Children help to restore Horsham St Faith War Memorial
Early this July, a year six class from Firside Junior School and some of the Eighth in the East team spent a fun sunny two days at Norwich International Airport restoring the previously vandalised Horsham St Faith war memorial that sits adjacent to the entrance of the airport.
The two days were part of a learning week held by Eighth in the East at Firside Junior School.
Learning about the past
The children spent the first half of the week in the classroom learning all about the local impact and significance of the United States Army Air Force in their area, building on their previous knowledge about World War II from their history lessons.
They learnt all about the geographical impact that the airfields had on the area and the difference in culture between the English and the Americans, as well as taking a look at life on the airbase and the artwork that the Americans brought over to England. You can see some of our budding young historians displaying their American-styled paintings of a Flying Eight Ball below.
Later in the week, the students moved on to looking at the importance of War Memorials and they then used what they had learnt during the discussion to create some leaflets for the younger year three students at their school in order to share their newly-acquired knowledge.
This meant that when we informed them of some recent vandalism to the memorial at the airport, they found themselves not only shocked but really passionate to help us with the restoration work.
Restoring the Memorial
They began on Thursday by dividing into teams -as you can see in the gallery above- each carefully choosing an area to restore, and got started by giving their area an energetic and much needed thorough clean-up. Despite it being one of the hottest days of the year, all of the students pitched in with truly impressive enthusiasm!
On Friday morning, Mike Bailey, one of the original designers of the memorial, kindly popped along to talk to the children and regaled them with stories about his own childhood encounters with the Americans during the war. All the children thoroughly enjoyed grilling him about what he used to get up to!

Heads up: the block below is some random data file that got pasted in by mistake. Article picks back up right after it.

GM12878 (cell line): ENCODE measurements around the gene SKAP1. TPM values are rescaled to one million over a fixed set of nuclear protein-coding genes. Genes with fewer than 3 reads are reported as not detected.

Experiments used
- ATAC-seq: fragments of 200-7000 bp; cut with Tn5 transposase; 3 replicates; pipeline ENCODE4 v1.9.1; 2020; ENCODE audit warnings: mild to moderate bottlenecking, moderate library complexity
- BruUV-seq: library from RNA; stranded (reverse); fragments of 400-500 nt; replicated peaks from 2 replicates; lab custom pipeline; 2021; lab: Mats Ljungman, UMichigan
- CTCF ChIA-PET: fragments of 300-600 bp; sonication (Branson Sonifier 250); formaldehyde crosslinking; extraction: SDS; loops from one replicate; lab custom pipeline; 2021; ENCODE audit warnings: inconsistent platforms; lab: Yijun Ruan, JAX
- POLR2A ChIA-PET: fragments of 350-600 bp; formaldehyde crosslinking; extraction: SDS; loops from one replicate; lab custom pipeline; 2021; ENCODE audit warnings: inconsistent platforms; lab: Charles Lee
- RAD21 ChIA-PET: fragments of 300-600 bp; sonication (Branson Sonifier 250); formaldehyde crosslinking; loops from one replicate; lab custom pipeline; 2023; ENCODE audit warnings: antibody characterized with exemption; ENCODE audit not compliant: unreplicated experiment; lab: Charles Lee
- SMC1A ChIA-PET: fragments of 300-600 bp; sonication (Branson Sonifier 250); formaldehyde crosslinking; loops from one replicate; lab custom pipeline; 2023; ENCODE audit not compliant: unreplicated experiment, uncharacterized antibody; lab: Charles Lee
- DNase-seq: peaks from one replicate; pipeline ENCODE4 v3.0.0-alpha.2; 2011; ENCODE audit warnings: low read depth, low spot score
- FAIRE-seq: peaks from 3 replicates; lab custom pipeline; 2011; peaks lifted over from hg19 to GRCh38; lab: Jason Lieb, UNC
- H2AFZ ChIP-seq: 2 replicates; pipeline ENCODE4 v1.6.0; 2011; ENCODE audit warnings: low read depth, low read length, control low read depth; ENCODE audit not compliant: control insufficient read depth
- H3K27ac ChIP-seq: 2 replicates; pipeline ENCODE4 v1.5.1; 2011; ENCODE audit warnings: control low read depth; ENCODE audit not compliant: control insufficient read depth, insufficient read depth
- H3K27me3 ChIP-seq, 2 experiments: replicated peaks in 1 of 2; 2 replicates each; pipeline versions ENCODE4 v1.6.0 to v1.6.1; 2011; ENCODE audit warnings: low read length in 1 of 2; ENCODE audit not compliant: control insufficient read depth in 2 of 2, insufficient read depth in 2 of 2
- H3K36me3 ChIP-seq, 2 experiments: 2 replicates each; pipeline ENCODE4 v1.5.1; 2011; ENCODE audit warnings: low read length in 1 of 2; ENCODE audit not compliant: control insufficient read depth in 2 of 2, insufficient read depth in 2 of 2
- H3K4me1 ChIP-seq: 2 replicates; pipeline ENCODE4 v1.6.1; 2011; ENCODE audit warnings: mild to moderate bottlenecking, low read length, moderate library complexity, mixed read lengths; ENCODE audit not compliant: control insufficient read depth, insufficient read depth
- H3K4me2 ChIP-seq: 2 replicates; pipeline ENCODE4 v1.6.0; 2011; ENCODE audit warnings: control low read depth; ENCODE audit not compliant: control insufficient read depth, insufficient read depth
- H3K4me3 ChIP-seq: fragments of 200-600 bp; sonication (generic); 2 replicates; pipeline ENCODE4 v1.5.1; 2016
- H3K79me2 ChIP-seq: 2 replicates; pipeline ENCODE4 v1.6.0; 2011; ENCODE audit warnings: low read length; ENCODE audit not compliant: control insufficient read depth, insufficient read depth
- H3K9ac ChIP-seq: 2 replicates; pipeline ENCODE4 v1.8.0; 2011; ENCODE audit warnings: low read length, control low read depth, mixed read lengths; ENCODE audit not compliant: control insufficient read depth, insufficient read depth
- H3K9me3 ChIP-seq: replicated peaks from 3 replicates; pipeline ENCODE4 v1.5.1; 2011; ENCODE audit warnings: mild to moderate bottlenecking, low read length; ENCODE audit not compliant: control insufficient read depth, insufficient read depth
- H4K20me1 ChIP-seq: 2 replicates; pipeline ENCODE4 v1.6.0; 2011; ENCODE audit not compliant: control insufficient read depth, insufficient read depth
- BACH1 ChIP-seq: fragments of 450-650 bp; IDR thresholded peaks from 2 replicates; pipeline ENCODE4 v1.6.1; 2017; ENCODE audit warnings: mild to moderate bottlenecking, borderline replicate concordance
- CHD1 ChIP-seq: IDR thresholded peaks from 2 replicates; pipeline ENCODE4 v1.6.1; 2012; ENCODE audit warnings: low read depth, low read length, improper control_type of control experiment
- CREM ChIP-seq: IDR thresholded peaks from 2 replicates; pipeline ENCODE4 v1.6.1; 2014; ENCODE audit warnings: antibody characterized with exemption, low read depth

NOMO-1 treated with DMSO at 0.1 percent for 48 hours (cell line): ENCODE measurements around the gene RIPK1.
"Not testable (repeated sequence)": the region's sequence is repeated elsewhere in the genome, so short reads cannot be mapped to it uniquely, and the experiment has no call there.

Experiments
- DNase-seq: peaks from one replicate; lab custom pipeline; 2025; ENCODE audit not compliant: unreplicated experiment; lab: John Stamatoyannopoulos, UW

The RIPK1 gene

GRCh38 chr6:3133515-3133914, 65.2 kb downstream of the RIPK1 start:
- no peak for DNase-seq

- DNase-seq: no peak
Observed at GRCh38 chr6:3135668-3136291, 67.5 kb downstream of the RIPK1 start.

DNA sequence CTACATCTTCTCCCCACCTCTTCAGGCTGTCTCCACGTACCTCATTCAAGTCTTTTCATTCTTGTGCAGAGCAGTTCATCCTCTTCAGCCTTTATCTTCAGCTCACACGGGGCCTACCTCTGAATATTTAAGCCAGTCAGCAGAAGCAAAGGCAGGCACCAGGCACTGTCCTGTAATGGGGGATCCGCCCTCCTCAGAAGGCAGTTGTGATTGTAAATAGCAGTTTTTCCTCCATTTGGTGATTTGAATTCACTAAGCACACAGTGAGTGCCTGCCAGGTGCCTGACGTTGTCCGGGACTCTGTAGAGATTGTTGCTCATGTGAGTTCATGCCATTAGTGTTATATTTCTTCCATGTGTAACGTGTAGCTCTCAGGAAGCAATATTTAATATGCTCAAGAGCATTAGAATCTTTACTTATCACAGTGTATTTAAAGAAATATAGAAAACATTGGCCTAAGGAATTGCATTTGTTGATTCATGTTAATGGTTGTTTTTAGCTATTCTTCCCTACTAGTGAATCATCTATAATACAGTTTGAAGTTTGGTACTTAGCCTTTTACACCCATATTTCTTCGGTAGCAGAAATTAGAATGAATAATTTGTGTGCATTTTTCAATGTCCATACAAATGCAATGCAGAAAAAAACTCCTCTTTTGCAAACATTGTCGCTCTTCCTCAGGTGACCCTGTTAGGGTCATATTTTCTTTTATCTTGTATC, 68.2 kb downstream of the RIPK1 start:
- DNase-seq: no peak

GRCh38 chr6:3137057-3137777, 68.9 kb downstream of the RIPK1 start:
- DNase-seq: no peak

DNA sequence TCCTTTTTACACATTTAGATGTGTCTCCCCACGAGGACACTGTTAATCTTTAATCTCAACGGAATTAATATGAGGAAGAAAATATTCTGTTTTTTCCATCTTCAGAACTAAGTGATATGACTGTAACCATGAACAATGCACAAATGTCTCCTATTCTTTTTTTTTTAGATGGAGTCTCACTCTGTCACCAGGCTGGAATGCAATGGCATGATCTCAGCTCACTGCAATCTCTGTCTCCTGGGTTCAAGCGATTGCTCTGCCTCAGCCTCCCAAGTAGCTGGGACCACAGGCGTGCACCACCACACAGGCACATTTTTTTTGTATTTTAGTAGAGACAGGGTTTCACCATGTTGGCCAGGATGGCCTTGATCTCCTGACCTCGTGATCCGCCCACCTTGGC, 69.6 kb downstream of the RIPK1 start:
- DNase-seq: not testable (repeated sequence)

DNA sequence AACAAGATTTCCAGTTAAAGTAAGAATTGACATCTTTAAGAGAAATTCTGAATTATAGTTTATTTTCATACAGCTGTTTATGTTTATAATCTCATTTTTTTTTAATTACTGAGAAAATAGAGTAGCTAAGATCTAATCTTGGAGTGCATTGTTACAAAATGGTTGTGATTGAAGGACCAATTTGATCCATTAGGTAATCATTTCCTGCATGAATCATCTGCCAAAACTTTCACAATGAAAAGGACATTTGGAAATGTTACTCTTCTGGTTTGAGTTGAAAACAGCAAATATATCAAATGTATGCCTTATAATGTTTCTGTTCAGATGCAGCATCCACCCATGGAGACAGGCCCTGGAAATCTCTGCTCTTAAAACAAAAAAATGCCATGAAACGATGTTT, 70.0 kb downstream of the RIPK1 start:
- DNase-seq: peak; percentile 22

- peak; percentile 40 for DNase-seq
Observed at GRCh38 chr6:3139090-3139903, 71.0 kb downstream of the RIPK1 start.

In the afternoon, the clean-up part of the operation gave way to varnishing the memorial bench, painting the RAF and USAAF ensigns, and planting the lavender and American grasses leading up to and surrounding the memorial headstone.
After putting all of the tools away and taking a step back, it became clear the children had given this memorial a whole new lease of life and they deservedly received a lot of praise from those passing by into the terminal!
It was brilliant to see one little boy bring his father back to the memorial after school to look at all the hard work he’d put in.
Overall, the week was a great success for all those involved, and every one ended up learning a lot about both War Memorials, and the impact of the Americans in their area. We simply couldn’t have done it without the hard work and determination of the great students at Firside Junior School!
What People Had to Say
Andrew Bell, CEO of Norwich International Airport said about the project;
As part of our commitment to engage with the local community we are pleased to be working with The Eighth in the East on this heritage lottery funded project to restore the war memorial… It is tremendous that local school children of Firside Junior School will be involved with the restoration and will be able to learn about the airport’s role in the war.
Stephen Keer, Year Six Teacher, at Firside Junior School expressed before the restoration;
We’re really excited about finding out about the American airmen who were stationed in our local area, as well as working on restoring an important local memorial site as part of our World War 2 topic.
Why not flick through the gallery at the top of the page for some pictures of what we all got up to and to see how the memorial looked before and after all the hard work?
Or have a look at some of the great things the EDP had to say about the restoration here